Here is a common list of FAQs we are asked at Parkview.
If your question is not answered please call 01257 263173 or email us at:firstname.lastname@example.org
What is a Podiatrist?
A Podiatrist, which is a modern word for Chiropodist, assess, diagnose and treat conditions relating to the foot and the lower limb. Many conditions we treat are on the surface of the foot, such as corns, callus and ingrowing toenails. Some conditions we treat are not visible on the surface of the foot, but involve the structures inside the foot, for example heel pain.
Alongside routine care of the feet which involves removal of corns and callus, we provide specialist care and advice for people with diabetes and arthritis. We are able to perform minor surgery to remove problem toenails.
Abnormalities in how we walk can also be assessed and treated by podiatrists. Orthotics (shoe inserts) can be prescribed to improve poor foot function.
The foot is made up of many complex structures including 26 bones and 33 joints. As a result, there are many things that can go wrong with the foot which may affect how we live our everyday lives. Each foot absorbs 1 and a half times our body weight in each step we take, this means the stress placed on our feet is great, and this makes it likely for people to suffer with overuse injuries, particularly during high impact sports or where unsuitable footwear is worn.
What is the difference between a Chiropodist and a Podiatrist?
A Podiatrist is a more modern word for Chiropodist, the two words are now used interchangeably and the name difference bears no reference to qualifications. Both names are protected by the Health Professions Council who ensure practitioners have the necessary credentials to practice.
Who benefits from Podiatry?
We see people of all ages with different conditions. There is a common misconception that it is only elderly people that need treatment for their feet. In fact, we see a vast range of people from children with ingrown toenails to athletes with sports injuries.
What conditions can Podiatrists treat?
Podiatrists can help with most problems that concern the foot and lower limb. This can range from simple nail cutting to minor surgery for ingrown toenails.
What can I expect when I receive treatment?
Each appointment involves a thorough assessment, diagnosis and management plan for the individual. Clear explanations regarding conditions will be given and thorough advice will be provided, this gives chance for discussion and for you to ask questions. Most treatment is painless and often instant relief is felt, particularly for superficial skin conditions.
How many treatments will I need?
This depends on many factors, including the type of problem and the individual person. Routine care of superficial foot conditions often requires regular care. We strongly encourage preventative foot care and give you advice on how to avoid certain problems from returning.
From the outset an indication of treatment frequency and duration will be discussed.
Will I be expected to do anything between treatments?
Wearing suitable footwear everyday plays an important role in keeping feet healthy. It strongly depends on whether your problem is biomechanical or superficial as to what you may or may not be expected to do. For example, if you have a sports injury you may need to alter your training regime, or, in contrast, if you have nail surgery, you may be expected to dress your toe.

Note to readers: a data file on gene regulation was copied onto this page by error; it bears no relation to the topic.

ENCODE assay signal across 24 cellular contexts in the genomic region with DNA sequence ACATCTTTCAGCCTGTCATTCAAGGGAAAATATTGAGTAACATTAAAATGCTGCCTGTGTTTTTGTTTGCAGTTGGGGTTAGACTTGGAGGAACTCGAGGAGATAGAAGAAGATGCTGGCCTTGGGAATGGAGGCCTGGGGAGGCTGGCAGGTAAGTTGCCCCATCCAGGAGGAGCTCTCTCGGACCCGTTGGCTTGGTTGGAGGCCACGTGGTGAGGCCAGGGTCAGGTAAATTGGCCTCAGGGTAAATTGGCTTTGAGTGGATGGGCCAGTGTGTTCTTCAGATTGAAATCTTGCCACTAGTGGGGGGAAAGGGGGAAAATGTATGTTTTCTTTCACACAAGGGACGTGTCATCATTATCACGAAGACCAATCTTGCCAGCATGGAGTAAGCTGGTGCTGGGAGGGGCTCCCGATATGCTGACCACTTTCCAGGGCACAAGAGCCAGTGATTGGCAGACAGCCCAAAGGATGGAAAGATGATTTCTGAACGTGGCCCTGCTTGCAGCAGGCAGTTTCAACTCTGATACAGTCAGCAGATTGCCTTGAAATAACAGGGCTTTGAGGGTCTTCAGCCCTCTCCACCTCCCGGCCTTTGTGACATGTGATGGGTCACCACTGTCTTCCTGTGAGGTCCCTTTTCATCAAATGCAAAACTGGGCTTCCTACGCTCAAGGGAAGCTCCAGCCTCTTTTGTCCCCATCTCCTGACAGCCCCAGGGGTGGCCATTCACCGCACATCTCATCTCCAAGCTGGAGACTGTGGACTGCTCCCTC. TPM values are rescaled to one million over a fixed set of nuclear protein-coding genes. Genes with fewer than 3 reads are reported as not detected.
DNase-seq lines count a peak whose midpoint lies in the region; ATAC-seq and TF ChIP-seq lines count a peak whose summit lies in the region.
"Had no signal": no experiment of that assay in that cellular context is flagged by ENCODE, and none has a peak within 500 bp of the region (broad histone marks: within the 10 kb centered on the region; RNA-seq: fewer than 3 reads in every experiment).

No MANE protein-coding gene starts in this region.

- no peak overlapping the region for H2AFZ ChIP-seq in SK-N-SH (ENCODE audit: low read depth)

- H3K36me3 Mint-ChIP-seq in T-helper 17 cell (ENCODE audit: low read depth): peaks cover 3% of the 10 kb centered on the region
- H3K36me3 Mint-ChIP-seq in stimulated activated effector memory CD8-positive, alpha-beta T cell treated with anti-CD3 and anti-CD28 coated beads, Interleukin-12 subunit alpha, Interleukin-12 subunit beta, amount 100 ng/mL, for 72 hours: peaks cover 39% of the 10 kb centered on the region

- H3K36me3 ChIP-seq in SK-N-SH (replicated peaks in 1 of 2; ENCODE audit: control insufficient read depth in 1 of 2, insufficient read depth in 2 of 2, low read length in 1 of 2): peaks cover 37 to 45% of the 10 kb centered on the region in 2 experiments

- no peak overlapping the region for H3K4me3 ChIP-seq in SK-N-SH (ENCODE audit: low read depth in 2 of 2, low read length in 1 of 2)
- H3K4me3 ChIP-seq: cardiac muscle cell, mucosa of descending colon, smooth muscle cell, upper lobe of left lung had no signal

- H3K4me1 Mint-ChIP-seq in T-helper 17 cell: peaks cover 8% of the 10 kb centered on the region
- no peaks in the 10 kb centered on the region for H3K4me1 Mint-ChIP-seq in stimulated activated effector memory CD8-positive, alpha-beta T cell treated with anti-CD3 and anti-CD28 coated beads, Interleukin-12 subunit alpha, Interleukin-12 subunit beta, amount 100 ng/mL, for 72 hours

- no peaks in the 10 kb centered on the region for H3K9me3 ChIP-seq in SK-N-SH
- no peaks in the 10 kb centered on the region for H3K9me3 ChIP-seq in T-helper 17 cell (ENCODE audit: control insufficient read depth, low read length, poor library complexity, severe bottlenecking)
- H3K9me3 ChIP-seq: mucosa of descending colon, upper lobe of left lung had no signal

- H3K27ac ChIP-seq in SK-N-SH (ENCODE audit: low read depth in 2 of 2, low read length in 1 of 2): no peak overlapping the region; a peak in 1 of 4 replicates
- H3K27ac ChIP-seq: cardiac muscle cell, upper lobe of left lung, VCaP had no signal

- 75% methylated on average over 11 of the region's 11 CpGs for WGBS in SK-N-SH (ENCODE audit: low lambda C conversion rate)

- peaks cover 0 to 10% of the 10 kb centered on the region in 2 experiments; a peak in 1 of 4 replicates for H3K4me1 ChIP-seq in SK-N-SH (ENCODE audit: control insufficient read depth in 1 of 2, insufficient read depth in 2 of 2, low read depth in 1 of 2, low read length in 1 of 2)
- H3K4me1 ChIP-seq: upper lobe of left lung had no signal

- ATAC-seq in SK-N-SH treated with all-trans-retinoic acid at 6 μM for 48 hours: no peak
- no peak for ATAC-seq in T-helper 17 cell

Any care that is required to be carried out by yourself will be fully explained by the podiatrist.
What are orthotics and why do I need them?
Orthotics are a type of insole that sit in your shoes. They are used to resolve certain structural abnormalities in the foot. Pain may be felt in the feet or legs either all the time when walking, or during sport. We assess how you walk/run and note any problems (gait analysis) and prescribe either a ‘ready made’ orthotic or one which is custom made for your foot.
Many conditions can be treated successfully with orthotics allowing normal activity to be resumed. Shin splints, knee pain, heel pain are some common conditions that orthotics can help.
I have diabetes, why do I need to take extra care of my feet?
Diabetes can adversely affect the nerves and the blood supply to the feet. You may not be able to feel things as well as you used to and sores may not heal as quickly. As a result, simple steps can help avoid complications of diabetes; avoiding open – toed shoes, getting into hot baths without checking the temperature, having regular check ups with your podiatrist, and not walking around barefoot, are just some of the recommendations we make to avoid diabetic related foot problems.
How long are appointments?
Most appointments will take approximately 30 minutes, nail surgery and gait analysis will take about an hour.
My mobility is poor and I cannot visit the clinic, can you treat me at home?
Yes we can perform the majority of our services in your own home where mobility is limited.
What should I wear?
Shorts are required for gait analysis. There are no special requirements for all other appointments.
How do I know if a Podiatrist is fully qualified?
All members of the Society of Chiropodists and Podiatrists are State Registered, fully qualified and have undergone the necessary training and exams. The letters SRCh stand for State Registered and MChs stands for member of the society. HCPC registered means the health and care professions council have accepted that the individual has the necessary credentials to practice their profession. The podiatrists at Parkview Chiropody will be happy to show you their certificates and registration details, alternatively you can type in the name of the podiatrist you have an appointment with on the HCPC register online to confirm their registration.
Will my insurance company cover my treatment?
We can provide a receipt for your treatment which will be accepted by all major insurance companies.
Telephone: 01257 263173